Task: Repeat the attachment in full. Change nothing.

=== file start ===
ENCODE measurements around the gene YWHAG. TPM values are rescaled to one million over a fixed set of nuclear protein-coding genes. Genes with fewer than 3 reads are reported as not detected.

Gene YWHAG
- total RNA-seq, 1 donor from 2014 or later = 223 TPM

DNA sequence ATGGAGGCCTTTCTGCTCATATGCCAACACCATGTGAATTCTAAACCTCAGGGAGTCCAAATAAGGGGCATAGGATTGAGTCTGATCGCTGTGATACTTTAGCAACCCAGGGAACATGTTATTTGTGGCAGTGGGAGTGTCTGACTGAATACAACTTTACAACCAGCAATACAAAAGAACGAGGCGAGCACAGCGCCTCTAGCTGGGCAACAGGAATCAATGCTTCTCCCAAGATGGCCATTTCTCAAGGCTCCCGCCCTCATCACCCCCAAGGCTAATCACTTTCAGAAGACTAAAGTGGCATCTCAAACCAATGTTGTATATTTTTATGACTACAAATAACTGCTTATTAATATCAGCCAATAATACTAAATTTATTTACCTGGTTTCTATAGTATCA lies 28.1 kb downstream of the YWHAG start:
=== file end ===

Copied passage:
ENCODE measurements around the gene YWHAG. TPM values are rescaled to one million over a fixed set of nuclear protein-coding genes. Genes with fewer than 3 reads are reported as not detected.

Gene YWHAG
- total RNA-seq, 1 donor from 2014 or later = 223 TPM

DNA sequence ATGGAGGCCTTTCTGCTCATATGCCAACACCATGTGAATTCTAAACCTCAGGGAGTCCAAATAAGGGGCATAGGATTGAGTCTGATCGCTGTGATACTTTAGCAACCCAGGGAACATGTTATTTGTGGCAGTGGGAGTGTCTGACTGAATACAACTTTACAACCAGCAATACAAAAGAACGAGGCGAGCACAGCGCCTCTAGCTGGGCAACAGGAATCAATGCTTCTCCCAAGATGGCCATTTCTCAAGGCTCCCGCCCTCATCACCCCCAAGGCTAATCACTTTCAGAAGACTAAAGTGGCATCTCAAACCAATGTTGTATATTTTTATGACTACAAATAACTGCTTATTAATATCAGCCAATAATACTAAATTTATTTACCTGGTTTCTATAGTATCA lies 28.1 kb downstream of the YWHAG start: